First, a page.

In the very worst case scenario, should it be the case that the administrative areas have to be governed in the presidency, then they should be governed by the presidency as a whole but not by one individual in the pretext of “the office of the president”. This was never discussed by the parties either in Addis Ababa or in Juba, and therefore it needs to be addressed now; otherwise, if it takes a new round of negotiations, then be it. Should these negotiations lead to a new deadlock, then that deadlock would be legitimate, and the parties may decide to freeze the administrative areas and form a committee to resolve this issue – just like the security arrangement and other contentious issues.
The Dinosaur in the Room
Now, considering the fact that the opposition parties, and especially the SPLM/A-IO, haved compromised on many critical issues that include but not limited to the following:
- Creation and governing of three administrative areas in an opened violation of the Revitalized Peace Agreement;
- Security Arrangement – amalgamation, training and redeployment of the unified forces as well as collection of long-ranged missiles;
- Demilitarization of the major cities and civilian centers;
- The two armies – First Vice President protection unit or bodyguards;
- The 4 Rs – Reforms, repairation, rehabilitation and repatriation;
- Justice and Accountability;
- Among others;
It suffice to deduce that the dinosaur in the room is not just a matter of what the SPLM/A-IO could compromise but how president Salva Kiir and his inner circle ( the Jieng Council of Elders and advisers) are fighting for a winner-take-all quid pro quo. In other word, even if the SPLM/A-IO compromise one or two more states, or even all the states – just like they have compromised on security arrangement and other critical fundamentals – the SPLM-IG will continue to advance its grisps on power to make sure that the entire SPLM/A-IO is completely dismantled and its leadership is erased from the equation. Given how things stand at the moment, this could just be a matter of time but it is a work in progress; however, the ambitious project could also backfire as hinted above- “mtaka yote hukosa yote”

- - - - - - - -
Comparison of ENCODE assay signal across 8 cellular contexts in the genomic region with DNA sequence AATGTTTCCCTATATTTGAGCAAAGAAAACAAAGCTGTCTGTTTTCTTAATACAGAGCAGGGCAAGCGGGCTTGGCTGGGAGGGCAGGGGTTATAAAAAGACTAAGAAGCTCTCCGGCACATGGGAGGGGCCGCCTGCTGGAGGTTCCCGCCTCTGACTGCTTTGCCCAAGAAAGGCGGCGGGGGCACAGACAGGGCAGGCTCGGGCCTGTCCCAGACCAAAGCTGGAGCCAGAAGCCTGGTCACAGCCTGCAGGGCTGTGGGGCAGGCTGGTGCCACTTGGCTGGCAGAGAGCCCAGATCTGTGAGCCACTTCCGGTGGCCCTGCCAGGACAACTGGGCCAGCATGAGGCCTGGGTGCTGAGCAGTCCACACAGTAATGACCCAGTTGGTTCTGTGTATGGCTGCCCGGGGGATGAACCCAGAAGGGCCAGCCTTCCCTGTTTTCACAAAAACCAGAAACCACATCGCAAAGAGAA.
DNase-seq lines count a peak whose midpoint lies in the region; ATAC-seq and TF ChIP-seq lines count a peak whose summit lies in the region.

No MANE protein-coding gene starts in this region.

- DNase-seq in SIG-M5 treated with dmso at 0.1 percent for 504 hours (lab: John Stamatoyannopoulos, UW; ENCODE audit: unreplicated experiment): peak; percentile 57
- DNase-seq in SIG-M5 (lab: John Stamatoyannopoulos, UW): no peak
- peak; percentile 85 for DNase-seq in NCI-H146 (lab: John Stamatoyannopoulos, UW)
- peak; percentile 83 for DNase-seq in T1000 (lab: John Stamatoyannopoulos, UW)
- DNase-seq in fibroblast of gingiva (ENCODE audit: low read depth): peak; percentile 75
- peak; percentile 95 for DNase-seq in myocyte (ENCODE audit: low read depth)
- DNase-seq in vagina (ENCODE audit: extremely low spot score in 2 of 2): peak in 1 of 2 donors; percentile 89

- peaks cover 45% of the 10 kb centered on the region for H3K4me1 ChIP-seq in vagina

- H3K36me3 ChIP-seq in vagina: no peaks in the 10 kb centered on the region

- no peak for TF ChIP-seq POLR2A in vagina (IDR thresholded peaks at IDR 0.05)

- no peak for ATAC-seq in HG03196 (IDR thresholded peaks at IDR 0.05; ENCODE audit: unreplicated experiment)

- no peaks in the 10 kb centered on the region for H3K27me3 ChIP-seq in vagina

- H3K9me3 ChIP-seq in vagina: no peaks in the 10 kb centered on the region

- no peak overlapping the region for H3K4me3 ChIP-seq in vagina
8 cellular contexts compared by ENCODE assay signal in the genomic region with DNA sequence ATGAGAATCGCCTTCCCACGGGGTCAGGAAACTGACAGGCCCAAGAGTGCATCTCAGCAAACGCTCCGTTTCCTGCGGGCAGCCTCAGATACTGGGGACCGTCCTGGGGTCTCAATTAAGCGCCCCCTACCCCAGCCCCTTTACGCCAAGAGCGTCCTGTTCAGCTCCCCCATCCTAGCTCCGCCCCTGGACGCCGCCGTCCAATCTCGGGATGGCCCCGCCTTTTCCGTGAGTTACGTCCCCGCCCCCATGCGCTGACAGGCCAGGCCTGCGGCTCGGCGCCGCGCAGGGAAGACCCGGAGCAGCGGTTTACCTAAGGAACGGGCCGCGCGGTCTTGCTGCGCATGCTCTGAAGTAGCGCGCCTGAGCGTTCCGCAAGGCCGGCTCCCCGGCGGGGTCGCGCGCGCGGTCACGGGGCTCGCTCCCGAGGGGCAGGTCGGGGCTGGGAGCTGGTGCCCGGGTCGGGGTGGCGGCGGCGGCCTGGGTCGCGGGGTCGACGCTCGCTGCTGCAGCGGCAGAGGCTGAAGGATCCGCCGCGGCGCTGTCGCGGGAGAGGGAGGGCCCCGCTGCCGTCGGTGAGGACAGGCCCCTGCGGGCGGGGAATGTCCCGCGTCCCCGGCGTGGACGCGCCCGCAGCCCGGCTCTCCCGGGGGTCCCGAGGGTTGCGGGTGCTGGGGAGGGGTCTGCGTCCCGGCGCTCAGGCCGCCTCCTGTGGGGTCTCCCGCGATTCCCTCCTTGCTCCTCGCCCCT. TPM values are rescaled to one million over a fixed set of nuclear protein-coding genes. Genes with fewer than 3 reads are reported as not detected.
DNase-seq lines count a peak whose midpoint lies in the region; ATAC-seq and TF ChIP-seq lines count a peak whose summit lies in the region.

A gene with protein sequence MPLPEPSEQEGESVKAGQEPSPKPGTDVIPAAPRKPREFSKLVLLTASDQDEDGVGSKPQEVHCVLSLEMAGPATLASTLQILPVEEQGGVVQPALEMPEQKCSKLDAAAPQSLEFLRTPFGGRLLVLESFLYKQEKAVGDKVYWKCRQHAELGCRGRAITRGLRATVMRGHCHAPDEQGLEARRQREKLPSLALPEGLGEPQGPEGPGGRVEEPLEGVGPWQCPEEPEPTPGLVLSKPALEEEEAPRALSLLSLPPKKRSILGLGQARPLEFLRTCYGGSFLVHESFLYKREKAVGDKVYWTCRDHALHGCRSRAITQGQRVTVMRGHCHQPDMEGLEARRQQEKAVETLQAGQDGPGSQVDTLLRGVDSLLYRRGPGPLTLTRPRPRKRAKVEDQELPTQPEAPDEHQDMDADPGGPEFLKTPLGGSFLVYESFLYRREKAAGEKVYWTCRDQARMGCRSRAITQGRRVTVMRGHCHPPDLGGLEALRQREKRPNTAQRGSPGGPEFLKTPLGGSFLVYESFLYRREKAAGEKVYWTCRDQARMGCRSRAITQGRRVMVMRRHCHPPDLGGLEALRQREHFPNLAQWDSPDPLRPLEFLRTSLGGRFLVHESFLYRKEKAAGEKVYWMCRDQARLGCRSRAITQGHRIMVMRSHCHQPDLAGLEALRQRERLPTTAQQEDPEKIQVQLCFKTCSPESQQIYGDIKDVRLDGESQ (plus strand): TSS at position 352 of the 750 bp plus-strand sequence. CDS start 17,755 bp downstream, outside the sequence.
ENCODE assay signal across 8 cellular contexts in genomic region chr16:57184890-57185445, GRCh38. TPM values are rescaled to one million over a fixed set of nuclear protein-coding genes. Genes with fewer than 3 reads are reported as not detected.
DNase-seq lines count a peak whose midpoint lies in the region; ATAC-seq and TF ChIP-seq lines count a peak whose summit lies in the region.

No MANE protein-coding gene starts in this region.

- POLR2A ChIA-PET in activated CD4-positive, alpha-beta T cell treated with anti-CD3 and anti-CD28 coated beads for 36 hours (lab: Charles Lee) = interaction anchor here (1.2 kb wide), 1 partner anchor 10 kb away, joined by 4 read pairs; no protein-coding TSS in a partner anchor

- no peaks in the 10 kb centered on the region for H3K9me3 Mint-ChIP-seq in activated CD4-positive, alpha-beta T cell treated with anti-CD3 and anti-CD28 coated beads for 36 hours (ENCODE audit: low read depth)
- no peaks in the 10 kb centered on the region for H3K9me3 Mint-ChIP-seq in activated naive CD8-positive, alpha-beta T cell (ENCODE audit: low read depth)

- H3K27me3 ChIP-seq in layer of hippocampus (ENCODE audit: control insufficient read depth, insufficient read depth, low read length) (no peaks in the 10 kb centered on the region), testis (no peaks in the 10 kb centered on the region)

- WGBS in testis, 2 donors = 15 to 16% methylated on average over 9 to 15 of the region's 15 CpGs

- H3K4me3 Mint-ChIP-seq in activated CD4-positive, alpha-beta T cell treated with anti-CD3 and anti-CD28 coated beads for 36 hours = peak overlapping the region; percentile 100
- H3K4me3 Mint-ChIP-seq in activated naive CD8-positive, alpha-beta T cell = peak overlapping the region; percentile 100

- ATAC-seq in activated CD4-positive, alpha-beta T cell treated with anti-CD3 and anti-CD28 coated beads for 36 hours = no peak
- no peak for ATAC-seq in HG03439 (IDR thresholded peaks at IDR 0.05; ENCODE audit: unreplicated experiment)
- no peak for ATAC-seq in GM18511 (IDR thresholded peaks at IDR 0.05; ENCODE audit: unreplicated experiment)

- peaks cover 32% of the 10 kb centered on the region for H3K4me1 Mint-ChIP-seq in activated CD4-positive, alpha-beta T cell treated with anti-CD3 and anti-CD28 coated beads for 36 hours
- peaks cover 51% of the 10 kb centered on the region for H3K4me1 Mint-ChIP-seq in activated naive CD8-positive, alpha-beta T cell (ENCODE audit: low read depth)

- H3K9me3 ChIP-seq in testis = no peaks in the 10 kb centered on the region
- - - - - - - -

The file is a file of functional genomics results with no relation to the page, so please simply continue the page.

1- On one hand, it is highly recommendable for the parties to respect and adhere to the responsibility sharing Ratios and all the other relevant articles of the R-ARCISS; however, having analyzed the intent of president Kiir and his inner circle, it would be wiser to recommend to the parties, and especially the SPLM-IO, to compromise to share one of the states with the SPLM-IG in their respective ratios. In this sense, to break the ice, the SPLM-A/IO would take the governor of the shared state and leave the deputy position of that shared state to the SPLM-IG and see what the government has to offer in return. As hinted earlier on, this would serve as a short-term solution to resolve some of the outstanding issues; however, it is not a permanent solution by itself!
2- With regards to the administration of the administrative areas, I would recommend as explained above that either the parties choose the second option (Option Two above) and put both the states and administrative areas on the table for grab or alternative, the administrative areas should be managed collectively bet the presidency and not by the office of the president alone!
The author, Deng Elijah, is the Executive Director of Nyamilepedia; however, the views expressed in this article do not represent the views of Nyamilepedia Press and its management. For more information, you can reach the author through his email at dengsimon2000 at yahoo dot com or through his social media: Facebook, Twitter and LinkedIn.